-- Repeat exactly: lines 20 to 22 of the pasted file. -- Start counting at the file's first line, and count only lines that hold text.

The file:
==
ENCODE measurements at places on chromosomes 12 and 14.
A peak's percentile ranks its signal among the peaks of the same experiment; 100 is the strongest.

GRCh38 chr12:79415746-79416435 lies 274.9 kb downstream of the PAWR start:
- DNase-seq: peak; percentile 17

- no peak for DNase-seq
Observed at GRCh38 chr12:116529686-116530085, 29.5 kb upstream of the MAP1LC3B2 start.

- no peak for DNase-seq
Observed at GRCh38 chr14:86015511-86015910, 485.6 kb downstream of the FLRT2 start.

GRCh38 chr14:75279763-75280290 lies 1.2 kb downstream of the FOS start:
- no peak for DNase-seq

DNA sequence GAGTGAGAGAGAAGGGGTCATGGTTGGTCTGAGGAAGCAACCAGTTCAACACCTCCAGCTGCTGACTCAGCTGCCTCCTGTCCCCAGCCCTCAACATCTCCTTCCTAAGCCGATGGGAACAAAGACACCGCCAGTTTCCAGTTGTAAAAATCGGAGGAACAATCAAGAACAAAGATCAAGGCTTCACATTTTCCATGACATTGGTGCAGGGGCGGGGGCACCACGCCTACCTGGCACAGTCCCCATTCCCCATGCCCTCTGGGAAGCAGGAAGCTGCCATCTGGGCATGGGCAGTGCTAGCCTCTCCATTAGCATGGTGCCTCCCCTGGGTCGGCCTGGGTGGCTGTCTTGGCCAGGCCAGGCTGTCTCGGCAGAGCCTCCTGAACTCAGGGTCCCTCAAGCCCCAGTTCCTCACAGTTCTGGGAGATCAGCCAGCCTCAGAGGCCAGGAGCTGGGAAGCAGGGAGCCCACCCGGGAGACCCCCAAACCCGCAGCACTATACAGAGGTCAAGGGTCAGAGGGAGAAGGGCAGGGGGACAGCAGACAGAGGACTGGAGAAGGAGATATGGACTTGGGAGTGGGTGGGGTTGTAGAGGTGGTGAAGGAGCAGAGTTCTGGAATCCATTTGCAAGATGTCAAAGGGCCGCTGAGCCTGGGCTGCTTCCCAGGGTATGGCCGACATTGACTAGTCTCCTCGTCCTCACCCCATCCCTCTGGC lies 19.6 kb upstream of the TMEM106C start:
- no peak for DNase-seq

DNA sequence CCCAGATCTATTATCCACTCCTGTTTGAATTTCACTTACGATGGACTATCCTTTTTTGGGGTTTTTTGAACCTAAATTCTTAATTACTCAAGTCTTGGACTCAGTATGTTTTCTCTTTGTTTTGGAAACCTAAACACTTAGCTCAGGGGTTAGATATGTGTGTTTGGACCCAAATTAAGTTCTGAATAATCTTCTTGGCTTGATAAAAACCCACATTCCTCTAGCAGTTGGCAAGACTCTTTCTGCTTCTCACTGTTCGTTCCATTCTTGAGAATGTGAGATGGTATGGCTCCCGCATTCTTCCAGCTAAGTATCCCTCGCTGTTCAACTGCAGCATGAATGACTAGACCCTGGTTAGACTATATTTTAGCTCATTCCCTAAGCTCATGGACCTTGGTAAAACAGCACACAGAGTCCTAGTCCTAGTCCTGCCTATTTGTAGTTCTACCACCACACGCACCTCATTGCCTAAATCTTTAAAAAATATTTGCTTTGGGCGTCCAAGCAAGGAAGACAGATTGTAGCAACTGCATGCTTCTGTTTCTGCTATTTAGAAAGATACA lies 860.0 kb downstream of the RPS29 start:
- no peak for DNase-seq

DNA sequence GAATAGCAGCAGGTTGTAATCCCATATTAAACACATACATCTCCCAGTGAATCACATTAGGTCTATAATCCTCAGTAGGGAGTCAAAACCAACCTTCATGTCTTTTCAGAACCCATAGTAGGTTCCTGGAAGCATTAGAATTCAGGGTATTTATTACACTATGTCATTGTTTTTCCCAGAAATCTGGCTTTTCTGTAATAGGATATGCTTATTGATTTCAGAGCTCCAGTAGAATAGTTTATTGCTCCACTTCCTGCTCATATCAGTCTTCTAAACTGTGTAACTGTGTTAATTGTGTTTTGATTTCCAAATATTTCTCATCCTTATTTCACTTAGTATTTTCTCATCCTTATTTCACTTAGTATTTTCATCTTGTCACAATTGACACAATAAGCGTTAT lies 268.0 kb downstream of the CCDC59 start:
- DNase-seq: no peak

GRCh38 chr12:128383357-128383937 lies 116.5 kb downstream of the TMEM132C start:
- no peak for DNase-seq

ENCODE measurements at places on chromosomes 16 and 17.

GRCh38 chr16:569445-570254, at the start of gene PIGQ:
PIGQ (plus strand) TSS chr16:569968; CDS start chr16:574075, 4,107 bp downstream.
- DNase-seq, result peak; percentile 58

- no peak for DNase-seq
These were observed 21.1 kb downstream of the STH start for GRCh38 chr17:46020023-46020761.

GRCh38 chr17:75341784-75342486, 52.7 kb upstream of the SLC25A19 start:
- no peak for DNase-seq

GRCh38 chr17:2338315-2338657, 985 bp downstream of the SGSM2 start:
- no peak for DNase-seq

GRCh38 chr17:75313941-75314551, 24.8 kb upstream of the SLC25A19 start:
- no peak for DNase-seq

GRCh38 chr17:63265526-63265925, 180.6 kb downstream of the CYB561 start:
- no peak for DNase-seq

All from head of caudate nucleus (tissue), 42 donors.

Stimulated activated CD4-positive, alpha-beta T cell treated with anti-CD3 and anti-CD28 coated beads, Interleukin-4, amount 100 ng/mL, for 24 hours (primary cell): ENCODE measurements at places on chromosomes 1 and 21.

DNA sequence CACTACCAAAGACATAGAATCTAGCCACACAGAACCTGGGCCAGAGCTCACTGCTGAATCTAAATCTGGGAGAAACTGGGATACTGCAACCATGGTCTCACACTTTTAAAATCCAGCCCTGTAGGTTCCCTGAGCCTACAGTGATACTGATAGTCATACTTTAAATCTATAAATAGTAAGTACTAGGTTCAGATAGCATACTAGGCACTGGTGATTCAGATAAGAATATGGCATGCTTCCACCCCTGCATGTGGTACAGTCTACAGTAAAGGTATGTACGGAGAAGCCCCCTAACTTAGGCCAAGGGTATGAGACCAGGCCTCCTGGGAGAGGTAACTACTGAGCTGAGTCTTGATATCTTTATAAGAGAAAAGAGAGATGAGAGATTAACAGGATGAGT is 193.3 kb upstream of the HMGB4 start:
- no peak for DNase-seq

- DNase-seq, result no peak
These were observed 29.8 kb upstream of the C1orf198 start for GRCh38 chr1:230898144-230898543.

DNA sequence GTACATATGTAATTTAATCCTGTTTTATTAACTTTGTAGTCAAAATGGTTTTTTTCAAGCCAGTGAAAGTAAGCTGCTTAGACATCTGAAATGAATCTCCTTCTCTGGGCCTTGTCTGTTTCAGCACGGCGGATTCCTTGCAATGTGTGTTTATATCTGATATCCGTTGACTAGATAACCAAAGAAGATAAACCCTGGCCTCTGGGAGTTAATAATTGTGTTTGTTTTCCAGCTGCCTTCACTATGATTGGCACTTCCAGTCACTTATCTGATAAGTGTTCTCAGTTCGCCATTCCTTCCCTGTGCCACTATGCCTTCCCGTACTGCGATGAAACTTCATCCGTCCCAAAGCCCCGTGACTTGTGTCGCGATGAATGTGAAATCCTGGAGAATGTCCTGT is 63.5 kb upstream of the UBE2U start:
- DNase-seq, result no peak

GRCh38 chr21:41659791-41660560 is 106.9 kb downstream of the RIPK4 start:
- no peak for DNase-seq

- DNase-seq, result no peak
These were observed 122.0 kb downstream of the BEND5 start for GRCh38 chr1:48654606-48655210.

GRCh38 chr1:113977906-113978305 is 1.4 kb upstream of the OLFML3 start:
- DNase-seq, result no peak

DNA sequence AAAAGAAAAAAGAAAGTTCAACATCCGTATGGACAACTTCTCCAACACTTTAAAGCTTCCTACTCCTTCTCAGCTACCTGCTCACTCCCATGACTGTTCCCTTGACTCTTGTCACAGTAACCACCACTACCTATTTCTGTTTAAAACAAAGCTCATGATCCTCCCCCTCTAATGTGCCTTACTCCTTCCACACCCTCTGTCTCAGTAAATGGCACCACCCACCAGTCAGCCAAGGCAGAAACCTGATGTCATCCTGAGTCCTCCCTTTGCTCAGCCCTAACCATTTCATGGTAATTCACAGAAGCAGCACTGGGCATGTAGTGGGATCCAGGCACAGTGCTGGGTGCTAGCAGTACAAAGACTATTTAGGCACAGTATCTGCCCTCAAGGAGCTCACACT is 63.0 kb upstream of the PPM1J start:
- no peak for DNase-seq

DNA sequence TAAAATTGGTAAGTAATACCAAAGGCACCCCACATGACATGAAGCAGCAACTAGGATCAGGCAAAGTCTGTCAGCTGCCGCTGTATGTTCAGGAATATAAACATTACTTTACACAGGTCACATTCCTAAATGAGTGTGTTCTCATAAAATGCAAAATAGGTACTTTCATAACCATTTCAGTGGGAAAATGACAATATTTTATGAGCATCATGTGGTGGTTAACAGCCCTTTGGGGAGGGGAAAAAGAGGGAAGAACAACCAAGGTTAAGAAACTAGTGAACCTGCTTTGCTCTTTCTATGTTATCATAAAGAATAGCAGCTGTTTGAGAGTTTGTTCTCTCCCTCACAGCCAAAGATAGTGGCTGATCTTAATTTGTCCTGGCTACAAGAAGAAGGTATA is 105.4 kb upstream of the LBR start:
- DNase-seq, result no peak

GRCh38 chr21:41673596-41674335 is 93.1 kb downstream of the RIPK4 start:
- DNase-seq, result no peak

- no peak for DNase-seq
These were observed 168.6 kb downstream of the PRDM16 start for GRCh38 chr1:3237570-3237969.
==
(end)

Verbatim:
GRCh38 chr16:569445-570254, at the start of gene PIGQ:
PIGQ (plus strand) TSS chr16:569968; CDS start chr16:574075, 4,107 bp downstream.
- DNase-seq, result peak; percentile 58